In most years I would be plowing under cover crops and getting ready to start seeding radishes and arugula this week. That won’t be happening for a couple weeks. The frost is starting to break up but it is still there and the recent snow will make the soil too wet to work. .

The other thing that happens when the frost goes out is that I can turn on the water for the greenhouse. This year it is going to be a little later than usual due to the broken water line. Although I’m optimistic that it can be fixed enough to get the water for the greenhouses turned on. The plants in thimble full of dirt dry out very quickly in the April sun even if it is 25° outside..

Back to vacuuming up tiny grasshoppers


Spring 2018 Newsletter

2018 Early Spring Newsletter

Most of the snow has melted off the fields. The only places where there is much left is where it drifted in by the fencerows. Compared to the past few years spring seems really slow in coming but this is more like what used to be normal.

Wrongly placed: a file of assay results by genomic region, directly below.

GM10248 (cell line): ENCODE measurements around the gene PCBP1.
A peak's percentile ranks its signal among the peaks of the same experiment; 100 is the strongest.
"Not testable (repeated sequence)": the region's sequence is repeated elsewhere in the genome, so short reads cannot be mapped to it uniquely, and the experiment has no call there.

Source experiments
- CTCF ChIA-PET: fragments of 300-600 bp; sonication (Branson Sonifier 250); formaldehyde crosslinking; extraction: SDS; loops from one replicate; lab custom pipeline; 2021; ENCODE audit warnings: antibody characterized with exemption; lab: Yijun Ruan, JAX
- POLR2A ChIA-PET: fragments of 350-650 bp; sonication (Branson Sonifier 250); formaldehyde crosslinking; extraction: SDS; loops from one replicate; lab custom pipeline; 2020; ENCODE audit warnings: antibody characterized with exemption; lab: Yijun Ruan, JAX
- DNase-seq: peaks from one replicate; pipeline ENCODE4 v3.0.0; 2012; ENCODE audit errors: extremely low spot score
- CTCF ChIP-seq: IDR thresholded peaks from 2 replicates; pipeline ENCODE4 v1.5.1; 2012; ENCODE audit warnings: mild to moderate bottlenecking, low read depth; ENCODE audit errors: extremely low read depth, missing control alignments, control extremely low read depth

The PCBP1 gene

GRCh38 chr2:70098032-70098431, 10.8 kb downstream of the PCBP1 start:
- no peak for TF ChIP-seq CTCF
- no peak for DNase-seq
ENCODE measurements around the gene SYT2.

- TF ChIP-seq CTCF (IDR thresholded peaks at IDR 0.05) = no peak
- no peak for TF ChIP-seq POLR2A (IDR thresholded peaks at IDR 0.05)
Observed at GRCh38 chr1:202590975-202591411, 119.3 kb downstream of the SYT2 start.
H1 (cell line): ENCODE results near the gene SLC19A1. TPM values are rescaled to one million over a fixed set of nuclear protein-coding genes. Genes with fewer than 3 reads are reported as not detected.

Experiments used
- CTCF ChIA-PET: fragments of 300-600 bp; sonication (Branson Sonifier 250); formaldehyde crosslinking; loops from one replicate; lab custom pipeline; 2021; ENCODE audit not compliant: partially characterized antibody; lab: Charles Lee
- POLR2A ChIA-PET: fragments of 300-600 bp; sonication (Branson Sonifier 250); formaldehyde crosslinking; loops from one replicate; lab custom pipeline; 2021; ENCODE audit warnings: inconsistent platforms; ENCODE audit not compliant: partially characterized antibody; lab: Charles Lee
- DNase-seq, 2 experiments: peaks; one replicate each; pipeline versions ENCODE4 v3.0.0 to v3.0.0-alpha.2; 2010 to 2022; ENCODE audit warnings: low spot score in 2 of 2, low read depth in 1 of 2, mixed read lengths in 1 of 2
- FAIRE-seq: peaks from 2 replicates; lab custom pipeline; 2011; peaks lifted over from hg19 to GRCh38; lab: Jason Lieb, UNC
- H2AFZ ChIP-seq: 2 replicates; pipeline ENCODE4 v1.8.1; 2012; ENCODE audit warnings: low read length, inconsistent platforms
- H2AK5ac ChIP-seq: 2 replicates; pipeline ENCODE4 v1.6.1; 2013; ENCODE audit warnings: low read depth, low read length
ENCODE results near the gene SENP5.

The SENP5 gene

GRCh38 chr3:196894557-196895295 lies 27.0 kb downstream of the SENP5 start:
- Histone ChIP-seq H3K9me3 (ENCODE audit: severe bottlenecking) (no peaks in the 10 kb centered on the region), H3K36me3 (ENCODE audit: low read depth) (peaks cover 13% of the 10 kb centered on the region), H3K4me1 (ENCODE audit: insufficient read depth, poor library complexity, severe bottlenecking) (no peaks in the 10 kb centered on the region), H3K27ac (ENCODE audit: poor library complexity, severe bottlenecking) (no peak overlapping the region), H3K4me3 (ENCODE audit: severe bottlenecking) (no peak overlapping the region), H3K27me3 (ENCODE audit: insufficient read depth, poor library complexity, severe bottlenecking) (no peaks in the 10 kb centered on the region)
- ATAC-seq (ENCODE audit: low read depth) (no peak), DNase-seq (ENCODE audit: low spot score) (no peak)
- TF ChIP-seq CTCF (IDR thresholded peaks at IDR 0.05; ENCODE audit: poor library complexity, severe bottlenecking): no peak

The birds are starting to show up. I had been hearing cardinals in the morning and today I see one in the lilac bush outside my window. Mary saw a robin a week ago and we have been hearing sandhill cranes. Yesterday I saw them down in the neighbor’s field. I have no idea what they are doing here at this time of year. Even our retired chickens have also decided that it is spring. They have laid a total of 8 eggs so far this year.

There has been a lot going on.

When I sat down to start writing this newsletter we had been out of water for a little over a day. The underground line from the well to the house broke again. There is never a good time for that but when there is four feet of frost in the ground it is particularly troublesome. Jim, the well guy pulled the pump up so he could test the pressure and the flow, and it was fine. The problem was in the pipe between the house and the well.